A new solar system with seven new earth-sized planets was found

By Caroline Chidester, ’17 and Matthew Shepherd, ’19

In February, scientists made the impactful discovery of seven earth-sized planets orbiting around the ultracool dwarf-star named TRAPPIST-1. Although four of these planets orbit extremely close to the star or too far away to sustain life, three of the seven are in the sun’s habitable zone, meaning they are in the opportune spot relative to the star to hold life.

The small solar system is located in the constellation Aquarius, nearly 40 light-years away. Although this seems like a significant distance, the likelihood of finding possible life-inhabiting planets this close to our own seemed unlikely.

Upper Arlington biology teacher Tim Bridgham is hopeful about this discovery.

“I think the discovery of seven earthlike planets (with three appearing to be in the “habitable zone”) is very exciting news,” Bridgham said. “It stimulates wonder and awe and for those young people who are curious as to ‘how do they know about these planets that are so far away’ – it may motivate them to pursue answers and become more invested in science in general.”

This solar system is much smaller than our own, with TRAPPIST-1 being around the size of Jupiter. It’s small, compact nature and the fact that it orbits a star that is cooler in temperature from our own has raised some concerns.

Emmanuël Jehin of the University of Liège told NPR that the future of these planets and their ability to hold life is uncertain.

“We really cannot know,” Jehin said. “So it looks like everything is possible, at this point. It’s very exciting.”

This discovery not only means possible life, but also opens up multiple different possibilities for scientific discovery. Previously, scientists believed that ultracool dwarf stars like TRAPPIST-1 were unable to have orbiting planets, which deterred many scientists from searching for them.

It wasn’t until about a year ago that scientists discovered three of the planets surrounding this star and decided to conduct more thorough research around the star. This research led to the discovery of four more planets in the compact solar system.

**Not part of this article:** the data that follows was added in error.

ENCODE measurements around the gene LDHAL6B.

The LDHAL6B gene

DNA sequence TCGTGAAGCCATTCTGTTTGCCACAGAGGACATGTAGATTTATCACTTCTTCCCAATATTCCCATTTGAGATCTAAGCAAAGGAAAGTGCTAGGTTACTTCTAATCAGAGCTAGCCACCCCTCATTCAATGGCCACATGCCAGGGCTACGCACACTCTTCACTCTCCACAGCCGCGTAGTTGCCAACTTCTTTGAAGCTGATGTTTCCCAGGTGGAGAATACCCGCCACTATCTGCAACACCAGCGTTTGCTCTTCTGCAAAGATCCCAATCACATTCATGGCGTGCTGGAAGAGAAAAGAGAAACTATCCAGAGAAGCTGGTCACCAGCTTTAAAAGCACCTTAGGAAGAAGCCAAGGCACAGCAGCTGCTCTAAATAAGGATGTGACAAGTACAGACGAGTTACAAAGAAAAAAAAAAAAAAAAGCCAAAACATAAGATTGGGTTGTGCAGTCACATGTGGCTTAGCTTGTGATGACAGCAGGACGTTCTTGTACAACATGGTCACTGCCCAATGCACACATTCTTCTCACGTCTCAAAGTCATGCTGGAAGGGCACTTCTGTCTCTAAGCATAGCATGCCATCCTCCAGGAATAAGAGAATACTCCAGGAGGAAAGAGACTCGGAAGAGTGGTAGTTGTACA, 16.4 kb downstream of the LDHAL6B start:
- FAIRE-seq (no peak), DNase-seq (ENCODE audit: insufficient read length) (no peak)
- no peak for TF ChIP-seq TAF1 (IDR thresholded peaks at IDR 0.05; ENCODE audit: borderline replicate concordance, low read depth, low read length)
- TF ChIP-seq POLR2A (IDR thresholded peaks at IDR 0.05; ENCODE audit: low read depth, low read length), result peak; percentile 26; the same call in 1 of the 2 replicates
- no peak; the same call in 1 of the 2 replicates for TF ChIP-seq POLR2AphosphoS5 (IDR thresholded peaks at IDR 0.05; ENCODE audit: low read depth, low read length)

This opens up a many options as humanity moves forward, and will not only provide a push to visit these planets, but inspire more research into dwarf stars and their gravitational pull.

“I believe NASA and other agencies will continue to learn more about these planets – including the relative amounts of liquid water on each planet and their atmospheric makeup,” Bridgham said.

UAHS biology teacher David Shrieber agrees with Bridgham that there are future discoveries to come.

“In the long term, is it hard to put it into context, but for now it is very significant,” Shrieber said. “Finding this many planets in the ‘goldilocks zone’ is very important, and is a first step to even larger discoveries.”

Although this discovery is a landmark in human history, it raises the concern of interstellar travel. The present fastest ship, Voyager I, is currently rocketing through space at 17 km/s, or 61,200 km/hr. While this seems incredibly fast, it is a snails pace compared to the speed of light, which is around 1.079 billion kilometers per hour. This means that Voyager I is roughly travelling at 1/17,631 the speed of light. Therefore, with current technology, a voyage to TRAPPIST-1’s system would take just over 700,000 years.

To answer this interstellar dilemma on a smaller scale, founder of Digital Sky Technologies Yuri Milner, along with Dr. Stephen Hawking and Facebook founder Mark Zuckerberg, have devised and begun funding Project Starshot.

Combining their intellectual abilities and economic resources, for instance the $100 million invested by Milner, the three hope to send probes to Alpha Centauri, a star 4.367 light years from Earth. The plan is to use a technology called a light-sail and a giant laser based in the Atacama desert in Chile.

The ships would need to have a large enough sail to catch the light emitted from the laser, be able to reflect most of the light in order to not disintegrate, but also weigh less than a gram. The laser used to propel the probes would be akin to science fiction super weapons, with enough power to propel a small ship through space, and requiring an entire power plant devoted solely to powering the laser.

If the team is able to develop and construct the probes and the laser, The Atlantic, in their April 12, 2016 article ​“Inside a Billionaire’s New Interstellar Mission” said, “Milner hopes to prove that a probe could make the journey to Alpha Centauri in only 20 years.”